[Note:  There is a “delete-all” amendment to S. F. 1431 which we received at 10:30 pm.  This new version does not seem to correct any of the problems people are objecting to.  It has new sections, some of which seem to raise new concerns.]

[Update:  The AG’s office DID appear at the hearing and oppose both the original bill and the delete-all amendment.  Kudos to Lori Swanson.]

For the “Energy Omnibus Bill, S.F. 1431,” see below

Continue Reading →

Comments { 1 }

[Wash Post] “Utilities wage campaign against rooftop solar”

http://www.washingtonpost.com/national/health-science/utilities-sensing-threat-put-squeeze-on-booming-solar-roof-industry/2015/03/07/2d916f88-c1c9-11e4-ad5c-3b8ce89f1b89_story.html

This, folks, is what is REALLY going on.  The good news is that the cost of solar has dropped and it’s really happening.  The bad news is that it will happen slowly and expensively if the utilities keep a chokehold on it.  Utilities have long since mastered the art of pretending to promote what they are actually blocking.  Perhaps no utility in the world is cleverer at this than Xcel Energy (Northern States Power Company).  The breadth and depth of NPS’s current efforts to gut the utility regulatory process and impose its will on Minnesota energy policy is breathtaking.  Stand by for more details on this.  And: expect some really horrible legislation to sneaked through the Minnesota Legislature.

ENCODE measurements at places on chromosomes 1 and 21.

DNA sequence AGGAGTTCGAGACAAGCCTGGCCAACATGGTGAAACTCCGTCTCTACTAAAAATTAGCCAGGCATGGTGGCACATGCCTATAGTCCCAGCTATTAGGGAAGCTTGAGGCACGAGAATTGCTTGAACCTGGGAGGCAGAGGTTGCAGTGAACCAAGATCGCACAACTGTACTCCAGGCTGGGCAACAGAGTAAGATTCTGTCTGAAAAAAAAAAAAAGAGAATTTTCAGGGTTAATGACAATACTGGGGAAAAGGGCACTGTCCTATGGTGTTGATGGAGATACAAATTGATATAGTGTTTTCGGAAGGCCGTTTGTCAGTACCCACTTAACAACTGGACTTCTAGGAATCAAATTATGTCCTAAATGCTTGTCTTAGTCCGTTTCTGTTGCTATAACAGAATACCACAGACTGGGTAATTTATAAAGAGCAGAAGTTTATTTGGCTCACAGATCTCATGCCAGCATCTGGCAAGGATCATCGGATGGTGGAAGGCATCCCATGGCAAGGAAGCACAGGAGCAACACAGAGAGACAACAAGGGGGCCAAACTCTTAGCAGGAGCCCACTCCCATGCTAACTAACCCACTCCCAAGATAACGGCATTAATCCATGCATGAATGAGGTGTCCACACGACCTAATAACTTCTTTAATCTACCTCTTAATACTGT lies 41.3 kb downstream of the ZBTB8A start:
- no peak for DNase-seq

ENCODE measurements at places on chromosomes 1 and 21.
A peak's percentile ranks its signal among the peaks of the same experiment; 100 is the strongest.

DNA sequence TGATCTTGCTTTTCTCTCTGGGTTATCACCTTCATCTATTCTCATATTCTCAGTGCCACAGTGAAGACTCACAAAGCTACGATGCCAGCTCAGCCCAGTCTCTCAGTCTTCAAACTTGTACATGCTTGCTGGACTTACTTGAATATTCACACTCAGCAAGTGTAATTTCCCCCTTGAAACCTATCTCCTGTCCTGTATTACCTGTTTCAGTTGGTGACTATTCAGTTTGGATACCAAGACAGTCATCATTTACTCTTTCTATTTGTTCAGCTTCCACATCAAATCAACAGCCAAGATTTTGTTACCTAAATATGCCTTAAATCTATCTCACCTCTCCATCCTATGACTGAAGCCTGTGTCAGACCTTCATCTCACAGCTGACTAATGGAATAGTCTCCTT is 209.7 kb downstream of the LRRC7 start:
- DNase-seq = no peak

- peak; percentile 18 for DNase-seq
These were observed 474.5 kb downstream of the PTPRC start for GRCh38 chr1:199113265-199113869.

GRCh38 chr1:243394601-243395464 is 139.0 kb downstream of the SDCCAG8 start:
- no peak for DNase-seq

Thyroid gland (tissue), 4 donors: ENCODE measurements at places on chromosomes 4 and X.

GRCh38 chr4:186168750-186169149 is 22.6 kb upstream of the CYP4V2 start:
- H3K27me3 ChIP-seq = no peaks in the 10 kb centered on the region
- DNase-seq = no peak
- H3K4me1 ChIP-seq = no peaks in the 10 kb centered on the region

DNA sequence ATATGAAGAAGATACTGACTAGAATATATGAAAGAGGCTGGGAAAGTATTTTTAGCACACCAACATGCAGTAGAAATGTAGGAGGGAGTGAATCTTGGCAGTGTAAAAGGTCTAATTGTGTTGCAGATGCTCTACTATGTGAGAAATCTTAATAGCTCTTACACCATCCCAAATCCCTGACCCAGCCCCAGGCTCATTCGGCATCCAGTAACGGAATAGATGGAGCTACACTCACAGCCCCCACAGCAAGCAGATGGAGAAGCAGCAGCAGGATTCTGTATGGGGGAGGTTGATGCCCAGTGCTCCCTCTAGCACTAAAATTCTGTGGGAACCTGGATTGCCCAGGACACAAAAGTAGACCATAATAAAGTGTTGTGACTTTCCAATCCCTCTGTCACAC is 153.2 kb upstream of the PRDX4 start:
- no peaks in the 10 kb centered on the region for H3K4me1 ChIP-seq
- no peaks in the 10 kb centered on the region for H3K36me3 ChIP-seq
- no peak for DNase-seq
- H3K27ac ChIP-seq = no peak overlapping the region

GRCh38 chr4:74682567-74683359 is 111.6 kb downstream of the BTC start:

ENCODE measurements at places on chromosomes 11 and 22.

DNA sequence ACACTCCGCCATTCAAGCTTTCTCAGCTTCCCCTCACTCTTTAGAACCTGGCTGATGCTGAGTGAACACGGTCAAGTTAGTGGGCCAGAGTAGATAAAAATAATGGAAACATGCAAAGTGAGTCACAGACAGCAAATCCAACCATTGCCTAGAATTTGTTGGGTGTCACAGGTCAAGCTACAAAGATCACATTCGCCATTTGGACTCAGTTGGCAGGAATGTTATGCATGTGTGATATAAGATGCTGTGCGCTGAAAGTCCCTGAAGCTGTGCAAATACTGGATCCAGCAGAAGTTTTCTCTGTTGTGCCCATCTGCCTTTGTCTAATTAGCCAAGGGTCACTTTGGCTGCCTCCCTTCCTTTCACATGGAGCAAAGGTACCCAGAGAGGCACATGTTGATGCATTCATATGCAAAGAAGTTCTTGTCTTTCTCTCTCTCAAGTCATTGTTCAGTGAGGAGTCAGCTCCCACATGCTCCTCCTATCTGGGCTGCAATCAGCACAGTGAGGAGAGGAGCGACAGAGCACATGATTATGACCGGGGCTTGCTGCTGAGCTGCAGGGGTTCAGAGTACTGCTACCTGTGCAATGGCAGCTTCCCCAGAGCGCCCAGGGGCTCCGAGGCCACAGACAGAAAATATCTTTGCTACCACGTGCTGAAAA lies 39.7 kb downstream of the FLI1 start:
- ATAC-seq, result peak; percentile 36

Alan Muller Continue Reading →

Comments { 3 }

Minnesota’s “Legislative Energy Commission” vs public participation

The Minnesota Legislature has a “Legislative Energy Commission” (LEC) made up of Senators and Representatives. The law establishing it says:  “The commission shall continuously evaluate the energy policies of this state and the degree to which they promote an environmentally and economically sustainable energy future.” Continue Reading →

Comments { 0 }

Comments I sent in on the current funding cycle of the Xcel “Renewable Development Account”

I’ve been looking a the Xcel Renewable Development Account (commonly called the Renewable Development Fund“) and it has a pretty sad history.   Very little good has come of it and much money has been wasted that could productively have been invested in conservation/efficiency projects.

Examples: Ten million or so went to the promoters of a new coal burner on the Range–because of the machinations of the politically connected Tom Micheletti.  Not only was this money totally wasted, but people had  to devote lots of time and energy to fighting permits for the scheme (Excelsior Energy/Mesaba Project.  Carol Overland is the expert on this.  I seem to recall a hearing in Hoyt Lakes, in an unheated hockey rink in January, and not being allowed to finish my questioning of the technical witnesses…..) Continue Reading →

Comments { 0 }

Permanent shutdown of Vermont Yankee nuke plant announced–Monticello should be next

Xcel’s Monticello nuke plant deserves the same fate, ASAP

This is significant to Minnesota as Vermont Yankee is similar in age and design to the Monticello nuke and also to the four destroyed Fukushima-Daiichi reactors that seem to pose an expanding threat with the passing of time.  (VT Yankee is a couple of years older, slightly smaller and has had more high-publicity scandals.) “Fukushima radiation leaks reach deadly new highExposure to emissions would be fatal within hours, say Japanese authorities, as race to build frozen wall begins. Continue Reading →

Comments { 0 }